Boston is spilling out of “City on a Hill” like a hot cup of clam chowder in an undercooked bread bowl. Characters don’t just wear Red Sox caps or Celtics T-shirts; they’re sleeping in Charlestown high school crew cuts, 10 years after they (maybe) graduated. Irish Catholicism pervades not only the corrupt cops’ guilty consciences, but the city’s morbid sense of humor. Living rooms are as dark as 5 a.m. mass, the cold bristles through the floorboards of every triple-decker, and the accents, Mary mother of God, the accents. Far from a unified rendition of dropped Rs and hard As, the hodgepodge of messy vowel sounds forms a cacophony of swearing and sarcasm, you’d swear you’d been transported to the Garden during the Bruins’ Stanley Cup Finals match.
These details are extraordinary and come from native Bostonians like executive producers Matt Damon, Ben Affleck, creator Chuck MacLean, and a handful of other townies. Moreover, they support a solid cop drama hellbent on having a good time while exploring the stark realities of past and present, including racism, police misconduct, and a questionable criminal justice system. And while the atmosphere is one of the Showtime series’ most impressive attributes, that attention to detail brings with it another show about a monstrous white man in power and all his ugly shortcomings. So far as you’re ready for that, and your skin is thick enough to take the gruff language, macho posturing, and matter-of-fact violence, “City on a Hill” delivers a throwback TV show still resonant for modern times.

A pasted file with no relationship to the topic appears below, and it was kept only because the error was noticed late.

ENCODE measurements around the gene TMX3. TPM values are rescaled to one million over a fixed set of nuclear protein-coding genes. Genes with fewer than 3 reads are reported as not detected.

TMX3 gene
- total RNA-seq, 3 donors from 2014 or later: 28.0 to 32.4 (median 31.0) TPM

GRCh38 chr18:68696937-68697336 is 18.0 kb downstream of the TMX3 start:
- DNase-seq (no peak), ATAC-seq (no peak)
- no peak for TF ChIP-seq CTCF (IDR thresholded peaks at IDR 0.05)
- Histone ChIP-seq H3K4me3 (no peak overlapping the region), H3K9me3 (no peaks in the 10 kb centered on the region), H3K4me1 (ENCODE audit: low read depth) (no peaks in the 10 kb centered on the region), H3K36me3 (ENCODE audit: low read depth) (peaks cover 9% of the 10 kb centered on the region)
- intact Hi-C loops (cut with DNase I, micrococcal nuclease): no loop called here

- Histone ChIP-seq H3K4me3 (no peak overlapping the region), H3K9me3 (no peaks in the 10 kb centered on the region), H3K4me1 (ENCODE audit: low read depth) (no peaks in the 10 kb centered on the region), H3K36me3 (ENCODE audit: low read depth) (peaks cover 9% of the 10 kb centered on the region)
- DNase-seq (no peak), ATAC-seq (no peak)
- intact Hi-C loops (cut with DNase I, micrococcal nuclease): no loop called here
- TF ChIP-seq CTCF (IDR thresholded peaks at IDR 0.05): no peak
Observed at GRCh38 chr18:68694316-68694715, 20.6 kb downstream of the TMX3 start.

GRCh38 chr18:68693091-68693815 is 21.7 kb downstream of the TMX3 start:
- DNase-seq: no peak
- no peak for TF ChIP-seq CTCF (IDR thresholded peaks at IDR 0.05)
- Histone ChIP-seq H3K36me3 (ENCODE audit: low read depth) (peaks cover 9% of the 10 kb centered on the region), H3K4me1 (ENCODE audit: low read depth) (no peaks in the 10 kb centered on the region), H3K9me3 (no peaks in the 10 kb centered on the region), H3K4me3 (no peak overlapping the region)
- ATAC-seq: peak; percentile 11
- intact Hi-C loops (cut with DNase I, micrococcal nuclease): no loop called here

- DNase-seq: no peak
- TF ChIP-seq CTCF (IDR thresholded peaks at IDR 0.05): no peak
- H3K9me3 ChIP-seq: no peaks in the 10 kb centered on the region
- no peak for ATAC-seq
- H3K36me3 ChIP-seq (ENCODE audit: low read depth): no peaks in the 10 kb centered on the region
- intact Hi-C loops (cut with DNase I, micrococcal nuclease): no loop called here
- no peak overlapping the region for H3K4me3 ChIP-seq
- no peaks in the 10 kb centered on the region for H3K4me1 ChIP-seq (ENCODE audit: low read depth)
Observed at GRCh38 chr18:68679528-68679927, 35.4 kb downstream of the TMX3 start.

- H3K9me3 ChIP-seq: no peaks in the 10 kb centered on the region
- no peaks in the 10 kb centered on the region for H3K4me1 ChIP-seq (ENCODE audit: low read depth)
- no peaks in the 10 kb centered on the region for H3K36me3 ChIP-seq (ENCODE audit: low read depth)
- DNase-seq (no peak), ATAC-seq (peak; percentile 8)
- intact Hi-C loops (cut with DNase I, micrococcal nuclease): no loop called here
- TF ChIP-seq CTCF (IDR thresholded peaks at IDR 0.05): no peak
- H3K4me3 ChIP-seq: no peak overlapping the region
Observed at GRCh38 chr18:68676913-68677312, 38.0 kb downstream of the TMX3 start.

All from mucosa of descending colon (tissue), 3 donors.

After so many little details are done right, it might surprise you that “City on a Hill” is not recreated from archival footage or otherwise told word-for-word as it happened. Set during the early 1990s, when Boston, Mass. really was rife with corruption, MacLean and showrunner Tom Fontana rejigger a cops and robbers story to illustrate how the city pulled itself out of the marsh, cleaned itself up, and became a shining beacon of law enforcement by decade’s end. What started as a joke derived from JFK, nay, scripture, would soon become a reality: Boston would be a model of trust and responsibility for other cities — a city on a hill.
Enter the screenwriters, who nip and tuck the true story: The citywide clean-up preceding the Boston Miracle all started with two men, instead of a handful: FBI agent Jackie Rohr (Kevin Bacon) and Assistant District Attorney Decourcy Ward (Aldis Hodge). Both men carry mysterious backstories — Jackie talks about watching his mother burn down their childhood home, Decourcy lies about being abused by his father — but the lawman is unapologetically corrupt, and the lawyer is unapologetically principled. They should not fit together, and they don’t — at first. But by the end of the pilot, it’s no spoiler to reveal the two men come together to serve the long-term good.
Claire Folger / Showtime